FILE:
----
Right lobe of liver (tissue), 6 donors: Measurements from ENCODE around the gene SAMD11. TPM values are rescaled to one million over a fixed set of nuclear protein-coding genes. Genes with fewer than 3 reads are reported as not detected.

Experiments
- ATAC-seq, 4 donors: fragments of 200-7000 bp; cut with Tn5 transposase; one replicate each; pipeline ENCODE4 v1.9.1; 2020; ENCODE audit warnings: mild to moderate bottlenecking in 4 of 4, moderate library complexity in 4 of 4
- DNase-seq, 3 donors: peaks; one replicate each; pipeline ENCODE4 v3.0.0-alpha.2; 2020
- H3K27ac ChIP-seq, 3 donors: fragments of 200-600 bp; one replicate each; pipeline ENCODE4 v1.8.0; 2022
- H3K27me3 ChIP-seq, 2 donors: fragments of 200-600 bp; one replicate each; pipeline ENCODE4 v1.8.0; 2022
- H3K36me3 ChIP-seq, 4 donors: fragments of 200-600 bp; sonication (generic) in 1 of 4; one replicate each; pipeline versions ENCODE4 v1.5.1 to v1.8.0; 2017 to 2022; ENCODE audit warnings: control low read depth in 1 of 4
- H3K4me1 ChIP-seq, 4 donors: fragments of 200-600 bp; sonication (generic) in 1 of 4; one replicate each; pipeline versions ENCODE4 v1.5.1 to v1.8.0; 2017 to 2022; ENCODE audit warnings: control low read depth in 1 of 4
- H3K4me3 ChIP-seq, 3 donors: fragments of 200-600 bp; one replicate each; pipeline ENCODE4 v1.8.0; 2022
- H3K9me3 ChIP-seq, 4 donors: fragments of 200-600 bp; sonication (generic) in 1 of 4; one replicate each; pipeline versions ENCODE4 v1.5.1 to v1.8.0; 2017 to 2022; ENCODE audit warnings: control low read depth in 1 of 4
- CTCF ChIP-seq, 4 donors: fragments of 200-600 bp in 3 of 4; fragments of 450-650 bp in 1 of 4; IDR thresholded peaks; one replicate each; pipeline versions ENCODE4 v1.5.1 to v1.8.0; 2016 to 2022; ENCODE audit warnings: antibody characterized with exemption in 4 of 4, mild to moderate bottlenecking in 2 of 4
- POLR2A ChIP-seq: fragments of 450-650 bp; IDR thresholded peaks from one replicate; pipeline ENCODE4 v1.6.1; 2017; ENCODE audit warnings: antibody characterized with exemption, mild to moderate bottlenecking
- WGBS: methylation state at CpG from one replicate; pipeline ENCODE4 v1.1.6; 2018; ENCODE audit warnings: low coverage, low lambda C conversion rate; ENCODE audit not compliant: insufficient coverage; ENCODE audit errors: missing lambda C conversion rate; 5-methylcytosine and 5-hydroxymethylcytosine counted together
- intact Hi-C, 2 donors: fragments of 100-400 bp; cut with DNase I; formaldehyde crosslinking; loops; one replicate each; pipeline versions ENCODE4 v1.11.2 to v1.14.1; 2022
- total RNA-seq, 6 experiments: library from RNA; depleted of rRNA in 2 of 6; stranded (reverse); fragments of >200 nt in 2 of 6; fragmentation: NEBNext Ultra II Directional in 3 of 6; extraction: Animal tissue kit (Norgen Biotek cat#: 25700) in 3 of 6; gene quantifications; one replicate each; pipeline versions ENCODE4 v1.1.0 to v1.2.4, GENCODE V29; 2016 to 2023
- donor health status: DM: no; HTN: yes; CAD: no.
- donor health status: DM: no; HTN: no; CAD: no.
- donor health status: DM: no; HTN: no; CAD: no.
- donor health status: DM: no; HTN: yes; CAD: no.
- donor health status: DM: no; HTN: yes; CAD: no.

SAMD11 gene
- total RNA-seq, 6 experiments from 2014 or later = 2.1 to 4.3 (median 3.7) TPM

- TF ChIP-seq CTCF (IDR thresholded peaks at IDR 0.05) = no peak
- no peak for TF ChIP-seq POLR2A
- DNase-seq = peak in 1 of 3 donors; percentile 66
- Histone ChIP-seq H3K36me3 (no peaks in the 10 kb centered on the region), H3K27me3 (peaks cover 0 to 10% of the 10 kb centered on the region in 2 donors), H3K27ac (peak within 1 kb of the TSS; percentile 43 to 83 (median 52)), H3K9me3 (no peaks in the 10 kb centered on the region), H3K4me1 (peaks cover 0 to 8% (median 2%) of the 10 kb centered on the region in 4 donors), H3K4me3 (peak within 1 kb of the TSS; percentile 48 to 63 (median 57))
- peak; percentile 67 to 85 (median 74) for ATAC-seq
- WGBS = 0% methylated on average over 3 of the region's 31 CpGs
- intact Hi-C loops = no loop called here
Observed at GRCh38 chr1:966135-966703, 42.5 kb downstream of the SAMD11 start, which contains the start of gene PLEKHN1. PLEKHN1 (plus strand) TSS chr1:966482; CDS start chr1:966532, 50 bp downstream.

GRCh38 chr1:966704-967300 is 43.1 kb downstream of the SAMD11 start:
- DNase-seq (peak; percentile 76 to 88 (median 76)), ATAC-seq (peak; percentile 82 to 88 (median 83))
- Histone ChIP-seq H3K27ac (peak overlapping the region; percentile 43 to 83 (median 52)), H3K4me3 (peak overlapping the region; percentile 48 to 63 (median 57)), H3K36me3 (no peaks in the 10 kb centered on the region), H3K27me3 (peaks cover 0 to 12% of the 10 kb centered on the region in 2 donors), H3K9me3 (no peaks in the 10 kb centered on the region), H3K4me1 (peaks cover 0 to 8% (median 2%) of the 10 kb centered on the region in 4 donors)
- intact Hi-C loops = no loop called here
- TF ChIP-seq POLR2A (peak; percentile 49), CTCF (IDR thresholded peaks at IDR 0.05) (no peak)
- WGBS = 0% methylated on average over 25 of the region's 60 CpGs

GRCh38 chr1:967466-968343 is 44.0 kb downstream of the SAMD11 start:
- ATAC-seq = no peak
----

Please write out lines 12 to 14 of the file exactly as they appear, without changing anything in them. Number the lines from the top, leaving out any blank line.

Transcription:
- POLR2A ChIP-seq: fragments of 450-650 bp; IDR thresholded peaks from one replicate; pipeline ENCODE4 v1.6.1; 2017; ENCODE audit warnings: antibody characterized with exemption, mild to moderate bottlenecking
- WGBS: methylation state at CpG from one replicate; pipeline ENCODE4 v1.1.6; 2018; ENCODE audit warnings: low coverage, low lambda C conversion rate; ENCODE audit not compliant: insufficient coverage; ENCODE audit errors: missing lambda C conversion rate; 5-methylcytosine and 5-hydroxymethylcytosine counted together
- intact Hi-C, 2 donors: fragments of 100-400 bp; cut with DNase I; formaldehyde crosslinking; loops; one replicate each; pipeline versions ENCODE4 v1.11.2 to v1.14.1; 2022